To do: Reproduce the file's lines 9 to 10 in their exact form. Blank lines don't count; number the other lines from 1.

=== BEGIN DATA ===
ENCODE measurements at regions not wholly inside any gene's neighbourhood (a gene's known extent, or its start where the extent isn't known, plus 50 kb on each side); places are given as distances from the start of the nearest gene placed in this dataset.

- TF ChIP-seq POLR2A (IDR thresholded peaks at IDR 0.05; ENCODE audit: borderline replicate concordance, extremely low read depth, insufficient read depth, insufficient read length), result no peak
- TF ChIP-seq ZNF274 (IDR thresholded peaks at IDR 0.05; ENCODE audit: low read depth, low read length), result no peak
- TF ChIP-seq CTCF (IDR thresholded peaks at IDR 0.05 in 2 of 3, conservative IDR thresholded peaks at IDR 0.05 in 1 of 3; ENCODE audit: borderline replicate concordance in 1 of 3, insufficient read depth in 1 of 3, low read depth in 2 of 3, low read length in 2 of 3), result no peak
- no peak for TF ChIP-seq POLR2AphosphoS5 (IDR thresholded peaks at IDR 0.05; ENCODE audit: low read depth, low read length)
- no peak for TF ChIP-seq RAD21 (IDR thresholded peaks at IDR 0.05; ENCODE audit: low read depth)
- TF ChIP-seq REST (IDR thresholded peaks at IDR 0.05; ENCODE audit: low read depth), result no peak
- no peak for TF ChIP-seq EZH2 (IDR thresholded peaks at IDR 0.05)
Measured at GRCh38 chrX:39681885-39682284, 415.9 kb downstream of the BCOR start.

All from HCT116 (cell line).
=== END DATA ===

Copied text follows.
Measured at GRCh38 chrX:39681885-39682284, 415.9 kb downstream of the BCOR start.

All from HCT116 (cell line).